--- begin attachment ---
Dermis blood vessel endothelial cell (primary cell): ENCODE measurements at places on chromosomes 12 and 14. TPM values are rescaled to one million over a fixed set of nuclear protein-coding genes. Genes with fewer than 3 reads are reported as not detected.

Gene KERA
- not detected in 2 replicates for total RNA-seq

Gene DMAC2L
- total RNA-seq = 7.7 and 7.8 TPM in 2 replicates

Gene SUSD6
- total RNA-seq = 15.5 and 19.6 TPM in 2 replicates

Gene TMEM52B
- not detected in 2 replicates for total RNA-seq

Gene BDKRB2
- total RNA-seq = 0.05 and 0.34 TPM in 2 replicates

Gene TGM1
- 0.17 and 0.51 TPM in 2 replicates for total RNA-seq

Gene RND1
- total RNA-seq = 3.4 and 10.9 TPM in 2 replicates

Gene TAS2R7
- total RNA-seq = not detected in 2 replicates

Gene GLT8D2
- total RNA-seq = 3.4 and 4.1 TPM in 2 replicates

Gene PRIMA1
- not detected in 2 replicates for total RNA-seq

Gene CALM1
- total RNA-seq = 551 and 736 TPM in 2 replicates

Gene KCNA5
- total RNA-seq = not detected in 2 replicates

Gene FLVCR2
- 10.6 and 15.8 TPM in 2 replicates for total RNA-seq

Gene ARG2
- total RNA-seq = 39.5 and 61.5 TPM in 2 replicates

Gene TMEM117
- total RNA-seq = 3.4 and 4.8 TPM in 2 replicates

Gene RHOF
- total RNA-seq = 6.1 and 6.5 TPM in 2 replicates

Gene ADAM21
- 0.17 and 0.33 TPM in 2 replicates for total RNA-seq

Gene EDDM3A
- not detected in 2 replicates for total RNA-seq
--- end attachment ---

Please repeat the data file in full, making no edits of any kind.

Dermis blood vessel endothelial cell (primary cell): ENCODE measurements at places on chromosomes 12 and 14. TPM values are rescaled to one million over a fixed set of nuclear protein-coding genes. Genes with fewer than 3 reads are reported as not detected.

Gene KERA
- not detected in 2 replicates for total RNA-seq

Gene DMAC2L
- total RNA-seq = 7.7 and 7.8 TPM in 2 replicates

Gene SUSD6
- total RNA-seq = 15.5 and 19.6 TPM in 2 replicates

Gene TMEM52B
- not detected in 2 replicates for total RNA-seq

Gene BDKRB2
- total RNA-seq = 0.05 and 0.34 TPM in 2 replicates

Gene TGM1
- 0.17 and 0.51 TPM in 2 replicates for total RNA-seq

Gene RND1
- total RNA-seq = 3.4 and 10.9 TPM in 2 replicates

Gene TAS2R7
- total RNA-seq = not detected in 2 replicates

Gene GLT8D2
- total RNA-seq = 3.4 and 4.1 TPM in 2 replicates

Gene PRIMA1
- not detected in 2 replicates for total RNA-seq

Gene CALM1
- total RNA-seq = 551 and 736 TPM in 2 replicates

Gene KCNA5
- total RNA-seq = not detected in 2 replicates

Gene FLVCR2
- 10.6 and 15.8 TPM in 2 replicates for total RNA-seq

Gene ARG2
- total RNA-seq = 39.5 and 61.5 TPM in 2 replicates

Gene TMEM117
- total RNA-seq = 3.4 and 4.8 TPM in 2 replicates

Gene RHOF
- total RNA-seq = 6.1 and 6.5 TPM in 2 replicates

Gene ADAM21
- 0.17 and 0.33 TPM in 2 replicates for total RNA-seq

Gene EDDM3A
- not detected in 2 replicates for total RNA-seq